Sequere Mariam in fide
© Paul Haffner MMXVI
The Tiara and the Test Tube:
The Popes and Science from the Medieval Period to the Present
A popular myth put about by secularists is that between the Church and science, the relationship has been, and continues to be, a stormy one. Nothing could in fact be further from the truth. An analysis of historical data shows that modern science developed in the medieval period against a background of Christian faith in the creation.
Pope Sylvester II was a brilliant mathematician whose discoveries led to the number system we use today. Pope Innocent III founded a hospital in Rome which was the basis for the modern city hospital system world-wide. The civil calendar in use today owes its existence to Pope Gregory XIII. The Pontifical Academy of Sciences and the Vatican Observatory are both highly-respected institutions which continue to contribute to scientific progress.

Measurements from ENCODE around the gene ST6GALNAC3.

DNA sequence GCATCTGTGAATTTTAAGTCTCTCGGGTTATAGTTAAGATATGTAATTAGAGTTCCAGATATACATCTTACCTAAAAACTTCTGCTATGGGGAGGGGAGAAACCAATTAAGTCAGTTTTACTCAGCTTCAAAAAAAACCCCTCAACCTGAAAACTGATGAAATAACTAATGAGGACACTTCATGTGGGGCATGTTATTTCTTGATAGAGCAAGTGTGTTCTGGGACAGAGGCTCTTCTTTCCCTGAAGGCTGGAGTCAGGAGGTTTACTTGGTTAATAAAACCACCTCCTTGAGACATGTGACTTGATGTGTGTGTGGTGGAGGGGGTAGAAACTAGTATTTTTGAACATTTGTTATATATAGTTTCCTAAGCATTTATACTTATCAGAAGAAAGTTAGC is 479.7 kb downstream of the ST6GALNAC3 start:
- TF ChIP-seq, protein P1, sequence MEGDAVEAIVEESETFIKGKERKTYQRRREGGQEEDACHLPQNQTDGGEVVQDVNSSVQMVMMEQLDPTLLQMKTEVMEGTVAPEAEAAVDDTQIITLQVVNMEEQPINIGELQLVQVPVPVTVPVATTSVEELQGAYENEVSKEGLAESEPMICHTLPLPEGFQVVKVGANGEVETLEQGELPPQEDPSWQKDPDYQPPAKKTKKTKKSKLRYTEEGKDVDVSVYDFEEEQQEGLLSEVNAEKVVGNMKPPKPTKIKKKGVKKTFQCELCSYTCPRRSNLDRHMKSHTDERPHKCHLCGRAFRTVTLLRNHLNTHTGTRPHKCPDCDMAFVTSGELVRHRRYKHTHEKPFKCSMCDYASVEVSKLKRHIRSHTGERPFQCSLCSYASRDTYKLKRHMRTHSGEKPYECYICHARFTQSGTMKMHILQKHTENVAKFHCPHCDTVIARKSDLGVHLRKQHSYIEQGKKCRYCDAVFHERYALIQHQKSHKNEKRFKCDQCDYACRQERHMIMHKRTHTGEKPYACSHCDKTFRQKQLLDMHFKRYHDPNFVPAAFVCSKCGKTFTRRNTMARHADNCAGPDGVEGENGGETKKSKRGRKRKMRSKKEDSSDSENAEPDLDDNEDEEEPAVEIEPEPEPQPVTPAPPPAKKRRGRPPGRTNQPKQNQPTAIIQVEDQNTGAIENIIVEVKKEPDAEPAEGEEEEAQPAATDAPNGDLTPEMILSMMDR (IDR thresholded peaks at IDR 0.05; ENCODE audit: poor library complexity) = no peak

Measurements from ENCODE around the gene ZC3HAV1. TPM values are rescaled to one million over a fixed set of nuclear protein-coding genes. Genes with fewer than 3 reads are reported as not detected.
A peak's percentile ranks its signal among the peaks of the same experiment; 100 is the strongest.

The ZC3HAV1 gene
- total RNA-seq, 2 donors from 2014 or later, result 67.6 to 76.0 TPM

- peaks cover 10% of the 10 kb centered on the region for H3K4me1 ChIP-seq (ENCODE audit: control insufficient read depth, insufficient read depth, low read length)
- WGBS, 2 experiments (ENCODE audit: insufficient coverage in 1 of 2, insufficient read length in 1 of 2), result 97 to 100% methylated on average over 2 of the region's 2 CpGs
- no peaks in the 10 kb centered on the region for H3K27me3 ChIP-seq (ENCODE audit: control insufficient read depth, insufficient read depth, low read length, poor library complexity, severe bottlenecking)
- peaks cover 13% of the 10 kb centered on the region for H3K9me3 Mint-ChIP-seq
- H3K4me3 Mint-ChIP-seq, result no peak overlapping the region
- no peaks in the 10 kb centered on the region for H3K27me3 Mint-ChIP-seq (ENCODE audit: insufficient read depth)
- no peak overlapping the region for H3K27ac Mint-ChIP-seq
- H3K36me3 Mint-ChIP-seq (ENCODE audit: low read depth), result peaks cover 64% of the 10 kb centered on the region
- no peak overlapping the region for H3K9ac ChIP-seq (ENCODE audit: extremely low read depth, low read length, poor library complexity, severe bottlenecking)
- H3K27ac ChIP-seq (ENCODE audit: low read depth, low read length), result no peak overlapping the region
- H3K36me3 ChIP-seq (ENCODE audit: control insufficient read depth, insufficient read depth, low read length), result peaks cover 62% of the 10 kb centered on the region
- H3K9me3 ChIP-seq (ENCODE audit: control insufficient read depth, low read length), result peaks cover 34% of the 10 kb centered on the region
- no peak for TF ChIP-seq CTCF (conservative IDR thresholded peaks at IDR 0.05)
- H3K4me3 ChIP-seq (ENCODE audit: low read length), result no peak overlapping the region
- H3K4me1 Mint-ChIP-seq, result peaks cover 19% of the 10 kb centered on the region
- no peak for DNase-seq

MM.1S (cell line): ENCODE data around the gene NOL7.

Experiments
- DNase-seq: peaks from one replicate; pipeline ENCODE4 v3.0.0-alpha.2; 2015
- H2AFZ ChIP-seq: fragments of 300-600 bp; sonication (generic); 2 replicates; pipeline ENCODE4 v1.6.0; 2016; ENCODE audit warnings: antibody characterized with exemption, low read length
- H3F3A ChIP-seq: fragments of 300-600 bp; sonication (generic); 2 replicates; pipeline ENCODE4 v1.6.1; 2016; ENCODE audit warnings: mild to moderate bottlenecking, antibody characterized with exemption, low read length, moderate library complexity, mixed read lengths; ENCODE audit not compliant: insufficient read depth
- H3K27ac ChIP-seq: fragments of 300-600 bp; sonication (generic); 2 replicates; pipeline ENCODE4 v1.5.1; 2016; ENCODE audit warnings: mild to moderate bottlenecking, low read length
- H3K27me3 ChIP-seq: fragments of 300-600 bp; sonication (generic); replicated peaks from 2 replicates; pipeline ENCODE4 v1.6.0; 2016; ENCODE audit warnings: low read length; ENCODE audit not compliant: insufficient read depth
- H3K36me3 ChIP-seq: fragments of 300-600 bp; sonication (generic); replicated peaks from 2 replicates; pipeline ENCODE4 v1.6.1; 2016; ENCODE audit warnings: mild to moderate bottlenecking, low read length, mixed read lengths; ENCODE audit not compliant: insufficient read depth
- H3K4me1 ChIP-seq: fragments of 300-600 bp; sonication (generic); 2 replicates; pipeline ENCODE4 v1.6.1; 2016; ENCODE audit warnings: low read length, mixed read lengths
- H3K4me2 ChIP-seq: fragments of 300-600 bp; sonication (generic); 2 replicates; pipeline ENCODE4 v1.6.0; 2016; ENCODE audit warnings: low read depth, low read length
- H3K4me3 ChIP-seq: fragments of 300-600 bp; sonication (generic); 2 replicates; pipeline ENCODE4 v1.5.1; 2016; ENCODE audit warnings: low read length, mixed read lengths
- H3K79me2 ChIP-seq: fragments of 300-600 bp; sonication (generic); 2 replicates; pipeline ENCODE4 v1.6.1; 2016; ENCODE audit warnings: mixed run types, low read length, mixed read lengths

Paul Haffner also shows how four modern Popes have contributed in a special way to the dialogue between faith and science: Pope Pius XII who renewed the proofs for the existence of God in the light of modern science, Pope St John Paul II who reaffirmed the crucial importance of the dignity of the human person in science, Pope Benedict XVI who proposed the rational basis for creation in terms of the doctrine of the Logos, and Pope Francis who sees science in terms of the existential periphery to be evangelised.
|Theological Mystery series|
|Science and Religion series|
|New Testament Theology|